“For our sake he made him to be sin who knew no sin so that in him we might become the righteousness of God.”
So, while Jesus had no sin of his own, he took onto himself the sin of the elect and thus, God chose to punish him by the hand of Pilate…the rods fo men…
You hear me say this a lot, but a knowledge of the Old Testament is fundamental to your understanding of the New Testament.
To the Jewish mind, if the person claiming to be the Messiah did not or could not fulfill every prophetic statement about the Messiah in the Scriptures, they were not the Messiah…and we should be that intentional as well, recognizing that Jesus did fulfill each of these statements.
Loved ones, faith is not blind; neither is assurance that the things we have believed are true — they are built upon clear and rational evidence of God’s hand at work.
The Second reason that I want you to tackle this statement of Gabriel is that the promised reign that will have no end will be over the house of Jacob.
Who constitutes the house of Jacob? There is a line of promise that runs from Abraham to Isaac to Jacob. And, as Paul writes in Romans 9:7, “Not all are children of Abraham because they are his offspring” — in stead he goes on to say that it is the children of promise who are offspring of Abraham. Who are these? Galatians 3:29: “If you are Christ’s, then you are Abraham’s offspring; heirs according to the promise.” This is something that comes to us baby faith (Galatians 3:14).
So, who are the children of Jacob that the Christ will rule over? The Church of Jesus Christ. You and me…and Christ is reigning over us. One of the problems in our culture is that many Christians think of Christ’s reign as something is still far off. But Hebrews 1:3 and 10:12 affirm that after Jesus completed his sacrificial work, he sat down (reigned) at the right hand of God. Which means, he rules here and now. This world may see to be ruled by the wicked and evil, but such is not the case. Christ is enthroned and thus he gives gifts to men through his church (Ephesians 4:8-16).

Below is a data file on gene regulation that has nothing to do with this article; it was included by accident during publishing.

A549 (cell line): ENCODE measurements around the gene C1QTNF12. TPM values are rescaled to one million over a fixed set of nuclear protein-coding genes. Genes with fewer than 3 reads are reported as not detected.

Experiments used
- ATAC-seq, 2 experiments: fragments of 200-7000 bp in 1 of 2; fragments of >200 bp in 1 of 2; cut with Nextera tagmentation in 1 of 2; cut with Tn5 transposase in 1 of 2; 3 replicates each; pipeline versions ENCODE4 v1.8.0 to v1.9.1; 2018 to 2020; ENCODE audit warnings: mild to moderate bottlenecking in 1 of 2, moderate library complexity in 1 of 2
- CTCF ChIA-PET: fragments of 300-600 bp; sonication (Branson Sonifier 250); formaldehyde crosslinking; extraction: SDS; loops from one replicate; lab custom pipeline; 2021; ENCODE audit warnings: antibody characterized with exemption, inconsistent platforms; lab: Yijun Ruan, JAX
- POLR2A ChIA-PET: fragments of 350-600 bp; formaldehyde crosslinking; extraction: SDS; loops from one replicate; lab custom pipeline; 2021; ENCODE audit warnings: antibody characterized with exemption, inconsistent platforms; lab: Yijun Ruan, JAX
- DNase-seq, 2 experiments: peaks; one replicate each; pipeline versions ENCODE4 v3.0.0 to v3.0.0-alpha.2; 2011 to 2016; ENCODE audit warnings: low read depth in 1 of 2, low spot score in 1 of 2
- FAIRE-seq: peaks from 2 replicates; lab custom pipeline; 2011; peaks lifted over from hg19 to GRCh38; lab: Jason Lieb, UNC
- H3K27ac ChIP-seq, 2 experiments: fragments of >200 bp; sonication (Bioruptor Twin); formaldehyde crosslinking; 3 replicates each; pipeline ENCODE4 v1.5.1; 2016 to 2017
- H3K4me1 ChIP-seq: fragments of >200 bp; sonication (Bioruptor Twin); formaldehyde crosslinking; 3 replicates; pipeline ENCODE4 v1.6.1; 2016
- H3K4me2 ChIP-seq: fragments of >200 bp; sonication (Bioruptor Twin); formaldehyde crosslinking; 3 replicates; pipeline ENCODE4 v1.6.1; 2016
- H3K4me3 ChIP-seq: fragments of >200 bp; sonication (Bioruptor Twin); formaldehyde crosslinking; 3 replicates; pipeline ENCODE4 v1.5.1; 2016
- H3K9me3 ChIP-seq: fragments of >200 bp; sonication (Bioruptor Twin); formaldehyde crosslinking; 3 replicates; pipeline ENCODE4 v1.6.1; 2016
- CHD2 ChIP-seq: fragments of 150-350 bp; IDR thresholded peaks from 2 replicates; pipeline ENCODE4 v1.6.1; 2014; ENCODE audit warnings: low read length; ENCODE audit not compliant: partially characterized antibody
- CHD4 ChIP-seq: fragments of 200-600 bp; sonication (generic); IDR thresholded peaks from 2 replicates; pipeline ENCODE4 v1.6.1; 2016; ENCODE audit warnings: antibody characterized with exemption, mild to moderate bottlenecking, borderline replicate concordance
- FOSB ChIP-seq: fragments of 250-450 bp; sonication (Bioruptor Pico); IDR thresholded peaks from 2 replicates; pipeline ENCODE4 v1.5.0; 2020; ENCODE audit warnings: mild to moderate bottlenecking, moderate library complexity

In other words, we need not wait until some future millennial kingdom to make things right in the world. We are in the millennial reign of Christ and it is our job to labor and to make things right in the world. It is a call to action, not a passive existence as Christ’s people struggling to survive.
Here’s a piece of trivia for you along those lines…you cannot win a defensive war. If you are under siege, you will always lose unless one of two things takes place…
1. reinforcements come from outside
2. you mount an aggressive offense out of your gates.
For far too long the church has chosen option 1, hoping just to hold their ground until Christ comes.
But I’m telling you that while Jesus may return tomorrow, to be Biblical about it, we need to take option 2 and engage the culture with an organized and effective offensive. We need to right the wrongs, do justice, and tear down the strongholds of hell in our midst.
We do this through evangelism, through apologetics, through changing immoral laws, through caring for the poor, orphans and widows, through using our positions of influence in such a way to bless the world while we serve God (see the lives of Joseph, Esther, and Daniel as an example of this).
Before I close, I would like to make two more observations from the text.
1. Notice that Mary is told that the Most High would overshadow her — the basis for the theology of a virgin birth and the language of overshadowing is also the same language found in the beginning of creation, when the Spirit hovered over the face of the deep (Genesis 1:2). Both are in the context of the Spirit caring for and nurturing the creative acts of God.
2. Finally, and in close, Mary’s words to the Angel are instructive to us: “Let it be to me according to your word.”
In other words, Mary is saying what the prophet Isaiah says in Isaiah 6:8…: “Here I am, send me.”
Though we give them, God does not want our excuses. If he calls us to serve him, God expects our willingness to serve. And how do we know if God is calling us to step out? Ask the Elders of the church to give you a Biblical and prayerful understanding of what God is calling you to do.